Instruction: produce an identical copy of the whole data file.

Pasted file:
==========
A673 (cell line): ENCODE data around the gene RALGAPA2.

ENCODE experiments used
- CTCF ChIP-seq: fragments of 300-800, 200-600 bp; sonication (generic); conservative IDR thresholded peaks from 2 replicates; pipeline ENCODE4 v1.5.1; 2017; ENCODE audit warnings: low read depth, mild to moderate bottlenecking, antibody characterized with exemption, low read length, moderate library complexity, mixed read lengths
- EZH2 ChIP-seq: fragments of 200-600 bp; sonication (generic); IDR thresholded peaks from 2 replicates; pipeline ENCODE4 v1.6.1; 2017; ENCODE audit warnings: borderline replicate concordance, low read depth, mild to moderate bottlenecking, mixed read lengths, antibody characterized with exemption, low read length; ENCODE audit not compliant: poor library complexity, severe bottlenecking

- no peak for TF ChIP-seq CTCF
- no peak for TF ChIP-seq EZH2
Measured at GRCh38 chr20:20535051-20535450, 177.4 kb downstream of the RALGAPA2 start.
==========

A673 (cell line): ENCODE data around the gene RALGAPA2.

ENCODE experiments used
- CTCF ChIP-seq: fragments of 300-800, 200-600 bp; sonication (generic); conservative IDR thresholded peaks from 2 replicates; pipeline ENCODE4 v1.5.1; 2017; ENCODE audit warnings: low read depth, mild to moderate bottlenecking, antibody characterized with exemption, low read length, moderate library complexity, mixed read lengths
- EZH2 ChIP-seq: fragments of 200-600 bp; sonication (generic); IDR thresholded peaks from 2 replicates; pipeline ENCODE4 v1.6.1; 2017; ENCODE audit warnings: borderline replicate concordance, low read depth, mild to moderate bottlenecking, mixed read lengths, antibody characterized with exemption, low read length; ENCODE audit not compliant: poor library complexity, severe bottlenecking

- no peak for TF ChIP-seq CTCF
- no peak for TF ChIP-seq EZH2
Measured at GRCh38 chr20:20535051-20535450, 177.4 kb downstream of the RALGAPA2 start.